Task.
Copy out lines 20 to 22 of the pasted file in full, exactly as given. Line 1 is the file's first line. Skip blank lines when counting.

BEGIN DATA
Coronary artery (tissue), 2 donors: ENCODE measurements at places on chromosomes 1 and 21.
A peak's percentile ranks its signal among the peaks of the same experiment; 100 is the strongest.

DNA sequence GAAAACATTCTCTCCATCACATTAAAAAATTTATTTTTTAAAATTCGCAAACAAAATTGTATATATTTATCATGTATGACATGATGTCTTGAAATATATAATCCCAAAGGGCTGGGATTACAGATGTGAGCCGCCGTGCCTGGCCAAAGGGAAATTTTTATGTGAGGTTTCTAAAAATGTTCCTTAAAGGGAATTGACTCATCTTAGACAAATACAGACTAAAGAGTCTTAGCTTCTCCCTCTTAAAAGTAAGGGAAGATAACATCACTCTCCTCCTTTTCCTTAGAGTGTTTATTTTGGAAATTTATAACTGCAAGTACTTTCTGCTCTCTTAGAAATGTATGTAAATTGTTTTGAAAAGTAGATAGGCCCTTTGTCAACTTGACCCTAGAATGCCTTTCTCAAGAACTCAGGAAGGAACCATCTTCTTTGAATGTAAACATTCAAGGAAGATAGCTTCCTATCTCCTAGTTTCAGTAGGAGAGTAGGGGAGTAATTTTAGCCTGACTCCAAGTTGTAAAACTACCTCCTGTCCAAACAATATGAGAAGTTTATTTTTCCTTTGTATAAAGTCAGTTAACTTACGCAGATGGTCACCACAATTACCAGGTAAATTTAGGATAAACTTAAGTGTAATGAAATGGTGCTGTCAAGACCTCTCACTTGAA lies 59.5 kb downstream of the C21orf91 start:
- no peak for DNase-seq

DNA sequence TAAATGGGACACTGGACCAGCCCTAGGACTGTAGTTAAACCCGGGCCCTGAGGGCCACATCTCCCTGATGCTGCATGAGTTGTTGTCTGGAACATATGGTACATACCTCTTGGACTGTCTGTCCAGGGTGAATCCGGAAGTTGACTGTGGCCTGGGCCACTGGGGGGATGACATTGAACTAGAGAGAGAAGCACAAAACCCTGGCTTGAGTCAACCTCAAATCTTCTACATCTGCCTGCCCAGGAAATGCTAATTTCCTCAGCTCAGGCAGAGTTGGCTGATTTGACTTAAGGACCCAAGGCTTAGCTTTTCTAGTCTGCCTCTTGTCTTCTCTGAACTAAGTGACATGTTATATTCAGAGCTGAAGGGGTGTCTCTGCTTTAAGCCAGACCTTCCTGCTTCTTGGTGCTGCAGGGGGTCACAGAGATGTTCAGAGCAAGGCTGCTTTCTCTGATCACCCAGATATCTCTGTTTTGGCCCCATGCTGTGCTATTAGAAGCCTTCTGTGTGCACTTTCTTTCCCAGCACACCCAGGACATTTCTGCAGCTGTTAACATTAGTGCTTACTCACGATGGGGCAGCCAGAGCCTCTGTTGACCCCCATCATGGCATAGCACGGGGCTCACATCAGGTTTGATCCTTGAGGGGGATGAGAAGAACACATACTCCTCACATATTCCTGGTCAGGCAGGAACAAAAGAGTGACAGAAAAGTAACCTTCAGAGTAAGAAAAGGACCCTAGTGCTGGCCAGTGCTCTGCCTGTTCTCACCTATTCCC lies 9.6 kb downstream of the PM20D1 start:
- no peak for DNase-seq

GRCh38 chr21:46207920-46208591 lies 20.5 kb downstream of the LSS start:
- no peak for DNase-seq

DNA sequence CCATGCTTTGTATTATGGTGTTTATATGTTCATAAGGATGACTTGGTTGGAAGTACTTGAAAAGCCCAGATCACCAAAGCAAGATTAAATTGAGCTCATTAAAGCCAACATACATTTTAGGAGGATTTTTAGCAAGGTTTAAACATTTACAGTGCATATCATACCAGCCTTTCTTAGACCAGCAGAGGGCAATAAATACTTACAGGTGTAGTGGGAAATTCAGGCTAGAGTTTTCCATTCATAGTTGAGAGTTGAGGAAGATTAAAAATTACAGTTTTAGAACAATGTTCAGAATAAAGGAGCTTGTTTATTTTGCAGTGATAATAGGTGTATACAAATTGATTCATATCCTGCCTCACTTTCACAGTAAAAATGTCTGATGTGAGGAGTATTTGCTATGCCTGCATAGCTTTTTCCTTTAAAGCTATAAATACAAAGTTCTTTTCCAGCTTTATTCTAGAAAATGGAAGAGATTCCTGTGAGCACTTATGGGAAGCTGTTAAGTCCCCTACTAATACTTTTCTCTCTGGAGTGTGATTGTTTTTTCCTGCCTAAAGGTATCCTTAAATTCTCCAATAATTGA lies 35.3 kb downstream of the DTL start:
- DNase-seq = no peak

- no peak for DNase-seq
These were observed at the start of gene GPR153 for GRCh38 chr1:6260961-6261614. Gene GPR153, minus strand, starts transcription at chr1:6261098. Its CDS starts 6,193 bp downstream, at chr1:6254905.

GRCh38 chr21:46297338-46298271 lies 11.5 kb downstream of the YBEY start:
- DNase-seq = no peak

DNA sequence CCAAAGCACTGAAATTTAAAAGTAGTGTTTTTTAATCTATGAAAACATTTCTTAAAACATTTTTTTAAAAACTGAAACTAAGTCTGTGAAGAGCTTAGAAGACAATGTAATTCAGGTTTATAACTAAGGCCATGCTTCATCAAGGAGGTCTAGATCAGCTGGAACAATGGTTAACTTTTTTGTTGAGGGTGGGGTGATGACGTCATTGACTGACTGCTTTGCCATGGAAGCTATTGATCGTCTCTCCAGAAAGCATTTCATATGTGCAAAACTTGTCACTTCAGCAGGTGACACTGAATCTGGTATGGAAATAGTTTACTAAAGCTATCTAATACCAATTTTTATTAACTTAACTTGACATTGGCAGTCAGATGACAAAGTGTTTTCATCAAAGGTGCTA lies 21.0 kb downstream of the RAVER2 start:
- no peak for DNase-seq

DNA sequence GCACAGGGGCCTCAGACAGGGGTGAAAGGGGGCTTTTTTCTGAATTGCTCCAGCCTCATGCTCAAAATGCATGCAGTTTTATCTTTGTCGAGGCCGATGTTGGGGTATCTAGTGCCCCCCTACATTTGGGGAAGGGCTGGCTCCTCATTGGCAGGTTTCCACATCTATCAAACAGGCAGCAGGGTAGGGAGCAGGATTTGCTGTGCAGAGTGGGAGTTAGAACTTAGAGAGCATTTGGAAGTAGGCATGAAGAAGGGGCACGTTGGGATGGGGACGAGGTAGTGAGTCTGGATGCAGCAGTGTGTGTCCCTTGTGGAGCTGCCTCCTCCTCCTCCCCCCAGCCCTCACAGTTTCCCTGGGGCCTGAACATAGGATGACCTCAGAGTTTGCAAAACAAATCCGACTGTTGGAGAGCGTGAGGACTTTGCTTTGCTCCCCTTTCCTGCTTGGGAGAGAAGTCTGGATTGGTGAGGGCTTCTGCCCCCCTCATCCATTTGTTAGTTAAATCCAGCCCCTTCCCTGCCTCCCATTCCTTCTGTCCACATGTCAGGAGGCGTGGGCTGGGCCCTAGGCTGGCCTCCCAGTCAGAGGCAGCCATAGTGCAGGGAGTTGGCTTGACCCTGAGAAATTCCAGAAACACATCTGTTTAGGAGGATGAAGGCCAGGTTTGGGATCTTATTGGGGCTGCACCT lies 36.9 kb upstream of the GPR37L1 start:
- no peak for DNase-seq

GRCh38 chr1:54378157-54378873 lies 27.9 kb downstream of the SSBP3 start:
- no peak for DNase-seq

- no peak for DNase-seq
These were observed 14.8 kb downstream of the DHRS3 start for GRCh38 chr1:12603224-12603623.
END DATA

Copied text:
- no peak for DNase-seq

- no peak for DNase-seq
These were observed 14.8 kb downstream of the DHRS3 start for GRCh38 chr1:12603224-12603623.